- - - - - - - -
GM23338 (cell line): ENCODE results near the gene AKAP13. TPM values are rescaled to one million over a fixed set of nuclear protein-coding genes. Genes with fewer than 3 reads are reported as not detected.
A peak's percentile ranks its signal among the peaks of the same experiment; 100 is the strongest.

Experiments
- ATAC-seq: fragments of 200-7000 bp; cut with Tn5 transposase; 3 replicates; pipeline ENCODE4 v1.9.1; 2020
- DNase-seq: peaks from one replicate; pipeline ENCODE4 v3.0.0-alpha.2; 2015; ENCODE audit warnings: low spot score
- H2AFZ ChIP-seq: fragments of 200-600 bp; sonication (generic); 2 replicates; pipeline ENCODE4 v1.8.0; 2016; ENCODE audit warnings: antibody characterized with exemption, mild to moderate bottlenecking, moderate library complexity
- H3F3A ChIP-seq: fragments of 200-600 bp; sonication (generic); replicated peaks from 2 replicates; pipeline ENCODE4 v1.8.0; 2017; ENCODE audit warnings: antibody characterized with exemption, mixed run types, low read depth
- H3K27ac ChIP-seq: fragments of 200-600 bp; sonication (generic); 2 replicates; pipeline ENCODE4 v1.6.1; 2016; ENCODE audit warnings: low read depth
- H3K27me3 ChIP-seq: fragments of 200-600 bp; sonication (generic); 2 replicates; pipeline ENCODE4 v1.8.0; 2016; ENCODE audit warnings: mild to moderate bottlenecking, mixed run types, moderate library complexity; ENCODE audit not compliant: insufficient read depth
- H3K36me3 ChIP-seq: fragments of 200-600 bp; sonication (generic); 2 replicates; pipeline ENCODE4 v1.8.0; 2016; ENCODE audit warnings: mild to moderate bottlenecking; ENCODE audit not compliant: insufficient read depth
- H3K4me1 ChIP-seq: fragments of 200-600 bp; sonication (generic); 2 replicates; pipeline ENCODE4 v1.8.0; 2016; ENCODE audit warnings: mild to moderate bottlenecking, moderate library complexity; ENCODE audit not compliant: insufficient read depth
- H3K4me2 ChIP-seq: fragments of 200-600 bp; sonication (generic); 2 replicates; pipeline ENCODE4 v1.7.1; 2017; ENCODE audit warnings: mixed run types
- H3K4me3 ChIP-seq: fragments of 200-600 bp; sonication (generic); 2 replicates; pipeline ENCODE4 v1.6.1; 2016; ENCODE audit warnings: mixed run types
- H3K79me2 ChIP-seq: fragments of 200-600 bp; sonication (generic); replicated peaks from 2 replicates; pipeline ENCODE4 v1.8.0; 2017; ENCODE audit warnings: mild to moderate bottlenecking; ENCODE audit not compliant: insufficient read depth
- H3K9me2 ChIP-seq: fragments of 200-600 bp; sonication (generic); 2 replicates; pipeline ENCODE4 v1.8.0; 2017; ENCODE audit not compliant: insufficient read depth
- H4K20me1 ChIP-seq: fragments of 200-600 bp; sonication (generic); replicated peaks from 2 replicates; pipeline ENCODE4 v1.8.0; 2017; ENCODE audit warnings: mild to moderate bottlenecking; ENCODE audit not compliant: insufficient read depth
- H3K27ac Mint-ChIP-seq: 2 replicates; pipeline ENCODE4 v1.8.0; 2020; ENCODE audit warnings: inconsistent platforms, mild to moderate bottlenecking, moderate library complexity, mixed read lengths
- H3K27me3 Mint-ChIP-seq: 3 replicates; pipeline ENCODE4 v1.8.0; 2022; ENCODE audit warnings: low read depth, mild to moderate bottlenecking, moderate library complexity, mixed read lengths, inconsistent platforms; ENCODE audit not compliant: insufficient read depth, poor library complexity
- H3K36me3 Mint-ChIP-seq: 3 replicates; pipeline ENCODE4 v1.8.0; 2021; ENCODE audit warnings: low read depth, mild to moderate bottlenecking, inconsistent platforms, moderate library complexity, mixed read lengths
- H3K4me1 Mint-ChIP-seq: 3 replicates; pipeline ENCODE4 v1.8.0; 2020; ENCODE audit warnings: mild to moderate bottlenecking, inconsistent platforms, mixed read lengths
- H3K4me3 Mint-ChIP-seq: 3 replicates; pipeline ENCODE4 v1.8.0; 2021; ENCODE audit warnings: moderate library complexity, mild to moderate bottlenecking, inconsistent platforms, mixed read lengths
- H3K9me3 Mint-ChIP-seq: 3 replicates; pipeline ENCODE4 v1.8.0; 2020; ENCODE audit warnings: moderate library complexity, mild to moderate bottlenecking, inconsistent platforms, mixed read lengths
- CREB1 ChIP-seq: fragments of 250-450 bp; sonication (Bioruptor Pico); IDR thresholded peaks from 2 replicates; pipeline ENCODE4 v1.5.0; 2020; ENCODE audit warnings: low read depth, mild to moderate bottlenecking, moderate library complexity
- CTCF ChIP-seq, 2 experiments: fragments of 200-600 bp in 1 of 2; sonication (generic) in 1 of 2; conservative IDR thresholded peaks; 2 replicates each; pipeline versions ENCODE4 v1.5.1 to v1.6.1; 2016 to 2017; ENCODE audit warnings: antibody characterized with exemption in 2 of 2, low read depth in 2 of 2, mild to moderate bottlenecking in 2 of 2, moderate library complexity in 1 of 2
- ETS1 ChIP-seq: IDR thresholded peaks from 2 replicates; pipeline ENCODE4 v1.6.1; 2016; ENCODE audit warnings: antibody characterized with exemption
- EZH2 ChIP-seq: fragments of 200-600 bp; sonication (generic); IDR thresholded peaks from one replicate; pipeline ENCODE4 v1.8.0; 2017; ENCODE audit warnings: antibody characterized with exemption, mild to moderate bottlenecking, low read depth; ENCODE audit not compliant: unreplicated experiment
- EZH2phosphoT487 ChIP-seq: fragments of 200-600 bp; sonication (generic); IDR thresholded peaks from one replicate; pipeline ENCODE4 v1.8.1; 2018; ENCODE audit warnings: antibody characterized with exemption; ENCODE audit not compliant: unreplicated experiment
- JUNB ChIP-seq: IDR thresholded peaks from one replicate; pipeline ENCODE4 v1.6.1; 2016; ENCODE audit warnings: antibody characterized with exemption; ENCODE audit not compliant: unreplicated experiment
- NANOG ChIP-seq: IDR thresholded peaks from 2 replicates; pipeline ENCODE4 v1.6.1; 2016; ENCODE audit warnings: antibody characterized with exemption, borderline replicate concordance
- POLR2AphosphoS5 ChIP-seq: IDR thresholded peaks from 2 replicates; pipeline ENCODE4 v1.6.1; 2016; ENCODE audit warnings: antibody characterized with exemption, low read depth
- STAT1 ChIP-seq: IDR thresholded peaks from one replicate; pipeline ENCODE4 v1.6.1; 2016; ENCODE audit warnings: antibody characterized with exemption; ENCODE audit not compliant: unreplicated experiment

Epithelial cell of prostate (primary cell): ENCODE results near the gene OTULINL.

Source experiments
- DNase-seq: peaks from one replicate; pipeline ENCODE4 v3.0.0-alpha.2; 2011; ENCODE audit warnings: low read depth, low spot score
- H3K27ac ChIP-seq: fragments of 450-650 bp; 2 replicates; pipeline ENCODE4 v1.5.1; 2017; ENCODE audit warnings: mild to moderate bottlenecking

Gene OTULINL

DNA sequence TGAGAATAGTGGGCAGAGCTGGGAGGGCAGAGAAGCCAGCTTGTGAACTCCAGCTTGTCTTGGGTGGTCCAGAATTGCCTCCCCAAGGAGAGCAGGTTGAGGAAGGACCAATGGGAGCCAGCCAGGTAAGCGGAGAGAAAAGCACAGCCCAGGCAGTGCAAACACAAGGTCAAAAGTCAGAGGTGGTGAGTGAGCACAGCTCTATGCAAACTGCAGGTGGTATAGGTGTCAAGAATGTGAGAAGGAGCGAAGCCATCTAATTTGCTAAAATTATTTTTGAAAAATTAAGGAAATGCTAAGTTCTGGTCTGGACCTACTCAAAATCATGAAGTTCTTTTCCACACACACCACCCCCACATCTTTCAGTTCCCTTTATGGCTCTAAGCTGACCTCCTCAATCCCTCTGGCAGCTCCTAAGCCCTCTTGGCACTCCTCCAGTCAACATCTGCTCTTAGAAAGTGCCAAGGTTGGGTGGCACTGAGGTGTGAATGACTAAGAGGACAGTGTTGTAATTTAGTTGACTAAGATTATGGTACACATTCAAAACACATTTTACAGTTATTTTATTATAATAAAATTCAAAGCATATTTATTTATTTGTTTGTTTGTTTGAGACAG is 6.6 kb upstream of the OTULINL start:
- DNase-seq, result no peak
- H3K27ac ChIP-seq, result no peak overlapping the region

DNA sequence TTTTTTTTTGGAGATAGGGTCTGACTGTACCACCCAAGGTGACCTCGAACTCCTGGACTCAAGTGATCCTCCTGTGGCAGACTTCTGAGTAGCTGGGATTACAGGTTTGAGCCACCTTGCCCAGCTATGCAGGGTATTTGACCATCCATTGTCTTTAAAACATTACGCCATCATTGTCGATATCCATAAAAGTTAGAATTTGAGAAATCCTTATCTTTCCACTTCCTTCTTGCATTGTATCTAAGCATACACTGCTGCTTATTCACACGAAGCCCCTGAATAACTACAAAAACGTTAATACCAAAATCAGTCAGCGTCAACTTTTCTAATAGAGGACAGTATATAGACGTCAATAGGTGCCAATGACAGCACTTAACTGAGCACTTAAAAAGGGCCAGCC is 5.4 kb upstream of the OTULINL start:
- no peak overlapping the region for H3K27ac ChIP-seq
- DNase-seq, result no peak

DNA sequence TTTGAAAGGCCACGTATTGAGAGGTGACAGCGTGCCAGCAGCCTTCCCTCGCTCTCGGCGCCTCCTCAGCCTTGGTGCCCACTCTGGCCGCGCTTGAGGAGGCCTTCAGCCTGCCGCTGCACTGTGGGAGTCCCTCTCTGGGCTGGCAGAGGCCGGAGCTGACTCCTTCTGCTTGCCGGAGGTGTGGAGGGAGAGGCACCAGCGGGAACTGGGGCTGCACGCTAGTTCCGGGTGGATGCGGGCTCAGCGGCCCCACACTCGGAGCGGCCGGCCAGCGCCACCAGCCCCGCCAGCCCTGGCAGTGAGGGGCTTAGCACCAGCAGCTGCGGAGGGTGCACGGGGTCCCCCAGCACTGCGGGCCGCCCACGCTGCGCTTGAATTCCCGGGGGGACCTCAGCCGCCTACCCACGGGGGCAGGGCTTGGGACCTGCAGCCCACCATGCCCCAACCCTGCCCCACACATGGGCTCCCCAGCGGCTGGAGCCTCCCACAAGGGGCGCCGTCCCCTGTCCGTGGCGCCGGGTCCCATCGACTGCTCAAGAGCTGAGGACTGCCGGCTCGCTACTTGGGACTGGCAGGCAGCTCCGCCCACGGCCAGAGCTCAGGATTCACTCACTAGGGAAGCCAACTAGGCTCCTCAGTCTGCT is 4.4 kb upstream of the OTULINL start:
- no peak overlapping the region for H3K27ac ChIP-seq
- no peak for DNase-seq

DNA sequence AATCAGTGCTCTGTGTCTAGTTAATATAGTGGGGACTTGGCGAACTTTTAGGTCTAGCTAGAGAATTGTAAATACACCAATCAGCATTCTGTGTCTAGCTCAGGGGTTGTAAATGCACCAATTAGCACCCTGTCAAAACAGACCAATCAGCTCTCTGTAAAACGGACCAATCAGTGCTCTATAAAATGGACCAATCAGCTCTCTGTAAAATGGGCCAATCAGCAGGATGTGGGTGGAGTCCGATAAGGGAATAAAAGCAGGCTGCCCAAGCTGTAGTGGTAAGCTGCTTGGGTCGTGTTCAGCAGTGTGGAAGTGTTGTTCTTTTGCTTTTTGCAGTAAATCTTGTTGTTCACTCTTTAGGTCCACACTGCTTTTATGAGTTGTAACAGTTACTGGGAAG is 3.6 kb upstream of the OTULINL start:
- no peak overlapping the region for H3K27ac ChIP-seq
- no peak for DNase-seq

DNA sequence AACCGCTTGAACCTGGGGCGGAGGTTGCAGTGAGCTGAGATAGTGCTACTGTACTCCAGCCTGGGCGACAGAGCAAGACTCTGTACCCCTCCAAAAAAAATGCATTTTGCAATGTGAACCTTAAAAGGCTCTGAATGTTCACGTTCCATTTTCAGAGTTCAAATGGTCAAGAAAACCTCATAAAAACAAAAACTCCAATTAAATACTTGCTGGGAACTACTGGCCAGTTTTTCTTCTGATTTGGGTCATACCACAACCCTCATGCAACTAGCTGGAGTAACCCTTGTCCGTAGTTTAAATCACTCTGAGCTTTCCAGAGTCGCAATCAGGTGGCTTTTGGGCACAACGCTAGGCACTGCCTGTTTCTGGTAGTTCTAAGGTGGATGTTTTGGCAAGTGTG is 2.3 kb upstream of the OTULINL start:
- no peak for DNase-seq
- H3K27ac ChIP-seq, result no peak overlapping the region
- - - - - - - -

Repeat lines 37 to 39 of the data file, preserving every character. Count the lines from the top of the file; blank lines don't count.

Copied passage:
DNA sequence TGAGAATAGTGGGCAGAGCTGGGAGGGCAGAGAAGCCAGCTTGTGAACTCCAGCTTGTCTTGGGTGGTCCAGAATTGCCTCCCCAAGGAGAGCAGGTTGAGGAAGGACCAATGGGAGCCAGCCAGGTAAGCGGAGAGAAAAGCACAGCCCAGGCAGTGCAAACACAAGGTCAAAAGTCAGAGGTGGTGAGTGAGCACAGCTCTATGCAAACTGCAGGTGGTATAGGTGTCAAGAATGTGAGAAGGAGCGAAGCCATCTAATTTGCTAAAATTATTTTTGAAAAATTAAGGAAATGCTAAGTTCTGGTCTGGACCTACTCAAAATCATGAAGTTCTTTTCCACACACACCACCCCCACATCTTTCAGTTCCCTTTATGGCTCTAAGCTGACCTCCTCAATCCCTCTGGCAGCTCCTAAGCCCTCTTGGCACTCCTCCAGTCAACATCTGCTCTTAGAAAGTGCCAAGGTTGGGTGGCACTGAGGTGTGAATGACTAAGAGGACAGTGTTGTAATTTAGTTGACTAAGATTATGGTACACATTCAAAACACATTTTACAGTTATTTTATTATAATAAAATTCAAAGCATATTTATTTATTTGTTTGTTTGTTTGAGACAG is 6.6 kb upstream of the OTULINL start:
- DNase-seq, result no peak
- H3K27ac ChIP-seq, result no peak overlapping the region